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ISDA Assesses Regulatory Considerations for Sustainability-Linked Derivatives

ISDA assessed how existing derivatives regulatory regimes would apply to sustainability-linked derivatives.

In a newly released paper titled "Regulatory Considerations for Sustainability-linked Derivatives", ISDA outlined factors for determining (i) whether SLDs would be considered swaps under U.S. regulations, (ii) whether SLDs would be considered OTC derivatives under EU or UK regulations, (iii) the impact that sustainability-linked cash flows may have on derivatives otherwise exempt or excluded from certain regulations and (iv) compliance issues based on how SLDs are classified.

ISDA evaluated how those determinations would impact (i) risk management and documentation requirements, (ii) reporting, (iii) disclosures, (iv) benchmark considerations, (v) bankruptcy/recovery and resolution and (vi) prudential requirements.

Separately, ISDA considered the legal implications of voluntary carbon credits, emphasizing that "[a] robust voluntary carbon market must be grounded in a strong legal foundation." In a white paper, ISDA offered recommendations on how regulators can provide greater legal certainty regarding voluntary carbon credits and how the derivatives markets can facilitate raising capital for green investments while mitigating risks.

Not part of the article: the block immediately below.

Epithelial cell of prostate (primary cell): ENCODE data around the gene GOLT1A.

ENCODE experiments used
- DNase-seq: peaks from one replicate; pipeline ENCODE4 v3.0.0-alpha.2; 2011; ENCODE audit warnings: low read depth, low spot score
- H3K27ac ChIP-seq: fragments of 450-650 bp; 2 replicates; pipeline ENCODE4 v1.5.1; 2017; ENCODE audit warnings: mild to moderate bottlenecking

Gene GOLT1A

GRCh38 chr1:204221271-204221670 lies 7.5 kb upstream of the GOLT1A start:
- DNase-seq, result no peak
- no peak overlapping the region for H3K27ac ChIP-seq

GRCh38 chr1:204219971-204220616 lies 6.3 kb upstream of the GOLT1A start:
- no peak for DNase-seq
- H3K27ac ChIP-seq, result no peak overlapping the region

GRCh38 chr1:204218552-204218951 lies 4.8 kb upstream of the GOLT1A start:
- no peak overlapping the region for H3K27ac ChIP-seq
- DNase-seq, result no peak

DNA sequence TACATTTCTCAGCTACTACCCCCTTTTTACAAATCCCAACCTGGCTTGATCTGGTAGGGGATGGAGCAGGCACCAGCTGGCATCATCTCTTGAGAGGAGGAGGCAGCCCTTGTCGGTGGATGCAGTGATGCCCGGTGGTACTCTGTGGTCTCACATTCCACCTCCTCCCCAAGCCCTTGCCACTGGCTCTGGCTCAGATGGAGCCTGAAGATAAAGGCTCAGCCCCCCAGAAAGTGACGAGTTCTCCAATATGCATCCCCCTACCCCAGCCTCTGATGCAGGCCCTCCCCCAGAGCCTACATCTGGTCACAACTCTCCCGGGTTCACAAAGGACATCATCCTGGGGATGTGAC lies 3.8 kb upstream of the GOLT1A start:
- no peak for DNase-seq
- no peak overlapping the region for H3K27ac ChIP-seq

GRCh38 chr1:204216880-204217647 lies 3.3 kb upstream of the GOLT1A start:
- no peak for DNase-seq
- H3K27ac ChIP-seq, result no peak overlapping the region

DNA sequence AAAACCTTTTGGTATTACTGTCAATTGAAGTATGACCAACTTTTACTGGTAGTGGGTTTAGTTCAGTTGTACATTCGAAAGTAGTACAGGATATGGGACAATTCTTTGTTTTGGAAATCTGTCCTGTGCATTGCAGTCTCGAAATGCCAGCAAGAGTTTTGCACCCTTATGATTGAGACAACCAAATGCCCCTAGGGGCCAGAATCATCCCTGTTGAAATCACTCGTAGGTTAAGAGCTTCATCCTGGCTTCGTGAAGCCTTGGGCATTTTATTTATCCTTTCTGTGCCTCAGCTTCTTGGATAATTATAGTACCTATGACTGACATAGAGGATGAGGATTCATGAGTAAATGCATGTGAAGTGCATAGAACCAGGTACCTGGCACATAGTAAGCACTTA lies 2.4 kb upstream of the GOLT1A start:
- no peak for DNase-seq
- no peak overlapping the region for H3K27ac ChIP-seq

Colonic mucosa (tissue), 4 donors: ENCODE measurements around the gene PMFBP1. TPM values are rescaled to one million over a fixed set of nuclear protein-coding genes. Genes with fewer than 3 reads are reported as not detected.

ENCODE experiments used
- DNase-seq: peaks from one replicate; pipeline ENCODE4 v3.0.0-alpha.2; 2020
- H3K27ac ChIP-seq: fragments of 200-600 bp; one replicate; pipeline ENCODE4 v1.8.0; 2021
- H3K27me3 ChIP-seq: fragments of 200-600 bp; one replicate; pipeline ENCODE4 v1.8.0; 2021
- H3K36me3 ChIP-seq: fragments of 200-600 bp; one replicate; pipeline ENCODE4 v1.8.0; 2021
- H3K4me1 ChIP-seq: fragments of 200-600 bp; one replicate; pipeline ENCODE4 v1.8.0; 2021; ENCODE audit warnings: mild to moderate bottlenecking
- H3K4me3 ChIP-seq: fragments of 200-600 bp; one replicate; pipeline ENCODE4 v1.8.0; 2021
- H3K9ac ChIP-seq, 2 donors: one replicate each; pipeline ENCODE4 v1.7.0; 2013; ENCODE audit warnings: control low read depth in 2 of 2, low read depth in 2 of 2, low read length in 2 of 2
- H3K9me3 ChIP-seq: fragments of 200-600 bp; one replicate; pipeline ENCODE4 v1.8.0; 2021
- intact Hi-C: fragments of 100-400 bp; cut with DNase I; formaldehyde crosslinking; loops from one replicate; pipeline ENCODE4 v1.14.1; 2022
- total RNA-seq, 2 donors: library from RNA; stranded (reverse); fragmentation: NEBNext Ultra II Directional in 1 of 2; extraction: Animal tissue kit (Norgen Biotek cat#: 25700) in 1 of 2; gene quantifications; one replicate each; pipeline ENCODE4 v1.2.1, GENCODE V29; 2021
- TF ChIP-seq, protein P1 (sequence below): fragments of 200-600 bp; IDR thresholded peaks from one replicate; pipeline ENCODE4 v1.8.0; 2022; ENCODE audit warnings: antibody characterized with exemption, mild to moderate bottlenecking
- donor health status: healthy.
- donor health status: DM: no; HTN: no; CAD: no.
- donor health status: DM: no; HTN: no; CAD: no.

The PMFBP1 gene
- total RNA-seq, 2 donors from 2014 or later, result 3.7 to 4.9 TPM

Commentary

 

As ESG products and investing gain popularity, regulators struggle with how to assess and monitor financial products. SLDs have an additional hurdle to overcome, such as how they should be classified under U.S., EU, and UK regulations. Currently, ESG disclosure requirements are most extensive in the EU, where regulatory reforms relating to sustainable financing already exist, and second-most extensive in the UK, where the focus has been primarily on preventing greenwashing. 

Primary Sources

  1. ISDA Press Release: Regulatory Considerations for Sustainability-Linked Derivatives

  2. ISDA Press Release: Legal Implications of Voluntary Carbon Credits

  3. ISDA White Paper: Regulatory Considerations for Sustainability-Linked Derivatives

  4. ISDA White Paper: Legal Implications of Voluntary Carbon Credits

© Copyright 2022 Cadwalader, Wickersham & Taft LLPNational Law Review, Volume XI, Number 336
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About this Author

Rachel Chiger Finance Attorney Cadawalader Law Firm
Associate

Rachel Chiger is an associate in the Financial Services Group.

Rachel received her J.D. from the University of Pennsylvania Law School, where she was an Executive Editor of the Journal of International Law and Morris Fellow Mentor. While attending Penn Law, Rachel received a Wharton Certificate in Management from the Wharton School at the University of Pennsylvania. She graduated magna cum laude from Queens College, where she received a B.A. in Political Science. Rachel was in a Business and Liberal Arts Honors Program and also studied Art History.

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